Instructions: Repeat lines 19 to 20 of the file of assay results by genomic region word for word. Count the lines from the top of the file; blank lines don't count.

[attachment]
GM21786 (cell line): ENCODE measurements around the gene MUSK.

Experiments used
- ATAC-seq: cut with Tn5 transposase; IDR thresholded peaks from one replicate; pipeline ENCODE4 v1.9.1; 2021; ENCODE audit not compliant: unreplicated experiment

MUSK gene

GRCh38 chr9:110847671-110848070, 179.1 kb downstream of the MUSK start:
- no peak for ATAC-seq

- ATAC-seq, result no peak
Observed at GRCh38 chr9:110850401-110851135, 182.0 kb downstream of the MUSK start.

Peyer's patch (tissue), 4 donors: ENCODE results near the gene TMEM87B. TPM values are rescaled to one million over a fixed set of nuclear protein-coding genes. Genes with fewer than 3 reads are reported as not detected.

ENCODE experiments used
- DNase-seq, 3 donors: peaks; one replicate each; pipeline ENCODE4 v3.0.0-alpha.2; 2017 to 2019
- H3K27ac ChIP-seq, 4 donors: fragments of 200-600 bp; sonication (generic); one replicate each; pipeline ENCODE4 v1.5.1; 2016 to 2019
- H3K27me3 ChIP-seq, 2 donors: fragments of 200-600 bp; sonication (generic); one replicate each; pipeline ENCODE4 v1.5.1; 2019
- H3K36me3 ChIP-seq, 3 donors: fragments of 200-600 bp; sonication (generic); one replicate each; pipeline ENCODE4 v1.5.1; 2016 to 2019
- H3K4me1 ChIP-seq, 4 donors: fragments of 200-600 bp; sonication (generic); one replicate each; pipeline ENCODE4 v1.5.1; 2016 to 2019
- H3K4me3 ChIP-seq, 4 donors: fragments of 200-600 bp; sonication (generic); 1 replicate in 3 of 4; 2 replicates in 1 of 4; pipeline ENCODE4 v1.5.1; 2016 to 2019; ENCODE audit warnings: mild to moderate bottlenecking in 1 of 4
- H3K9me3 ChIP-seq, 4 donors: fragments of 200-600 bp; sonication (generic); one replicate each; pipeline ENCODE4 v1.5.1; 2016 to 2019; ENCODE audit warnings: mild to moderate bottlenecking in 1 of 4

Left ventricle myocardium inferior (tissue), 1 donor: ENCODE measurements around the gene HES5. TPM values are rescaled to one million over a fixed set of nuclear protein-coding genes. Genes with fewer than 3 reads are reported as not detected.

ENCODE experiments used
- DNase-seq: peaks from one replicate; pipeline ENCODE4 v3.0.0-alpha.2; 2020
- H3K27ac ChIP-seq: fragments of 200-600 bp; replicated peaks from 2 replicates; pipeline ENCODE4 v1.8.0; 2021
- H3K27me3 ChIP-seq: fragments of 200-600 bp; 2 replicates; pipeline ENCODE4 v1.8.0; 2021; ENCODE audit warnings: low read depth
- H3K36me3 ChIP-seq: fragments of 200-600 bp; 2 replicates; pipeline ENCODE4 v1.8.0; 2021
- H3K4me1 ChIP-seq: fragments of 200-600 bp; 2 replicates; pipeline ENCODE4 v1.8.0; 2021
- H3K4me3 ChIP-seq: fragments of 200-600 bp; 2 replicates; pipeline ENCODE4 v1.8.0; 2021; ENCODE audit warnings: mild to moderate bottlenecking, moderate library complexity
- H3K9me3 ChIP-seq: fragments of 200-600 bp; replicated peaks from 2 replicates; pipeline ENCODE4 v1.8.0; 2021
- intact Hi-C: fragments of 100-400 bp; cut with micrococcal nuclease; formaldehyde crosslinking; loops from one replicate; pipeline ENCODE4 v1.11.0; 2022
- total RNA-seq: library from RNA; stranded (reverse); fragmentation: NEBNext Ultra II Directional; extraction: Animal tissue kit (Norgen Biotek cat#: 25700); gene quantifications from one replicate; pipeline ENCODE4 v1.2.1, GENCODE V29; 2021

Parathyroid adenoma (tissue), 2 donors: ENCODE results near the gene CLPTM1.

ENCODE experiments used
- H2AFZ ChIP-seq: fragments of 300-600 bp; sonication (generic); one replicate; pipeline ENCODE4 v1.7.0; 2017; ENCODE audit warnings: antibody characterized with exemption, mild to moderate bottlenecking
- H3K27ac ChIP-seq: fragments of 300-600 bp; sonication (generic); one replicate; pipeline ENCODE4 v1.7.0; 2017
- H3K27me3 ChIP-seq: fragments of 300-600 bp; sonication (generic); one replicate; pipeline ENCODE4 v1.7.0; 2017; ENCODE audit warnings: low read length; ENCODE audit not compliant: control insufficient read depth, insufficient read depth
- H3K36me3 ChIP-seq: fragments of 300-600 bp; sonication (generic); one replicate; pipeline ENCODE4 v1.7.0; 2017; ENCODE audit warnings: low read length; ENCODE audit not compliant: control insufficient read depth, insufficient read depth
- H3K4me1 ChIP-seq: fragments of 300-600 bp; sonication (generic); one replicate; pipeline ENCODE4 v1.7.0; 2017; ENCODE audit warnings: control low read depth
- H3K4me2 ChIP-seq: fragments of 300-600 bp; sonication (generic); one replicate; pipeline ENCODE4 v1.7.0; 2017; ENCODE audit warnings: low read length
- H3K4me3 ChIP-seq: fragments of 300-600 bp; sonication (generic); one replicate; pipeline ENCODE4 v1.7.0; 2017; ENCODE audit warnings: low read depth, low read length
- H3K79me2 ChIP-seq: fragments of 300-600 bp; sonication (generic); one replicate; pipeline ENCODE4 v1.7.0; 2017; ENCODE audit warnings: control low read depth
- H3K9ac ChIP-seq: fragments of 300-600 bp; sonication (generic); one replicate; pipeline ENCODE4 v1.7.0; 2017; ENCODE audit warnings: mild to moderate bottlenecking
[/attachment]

ENCODE experiments used
- DNase-seq: peaks from one replicate; pipeline ENCODE4 v3.0.0-alpha.2; 2020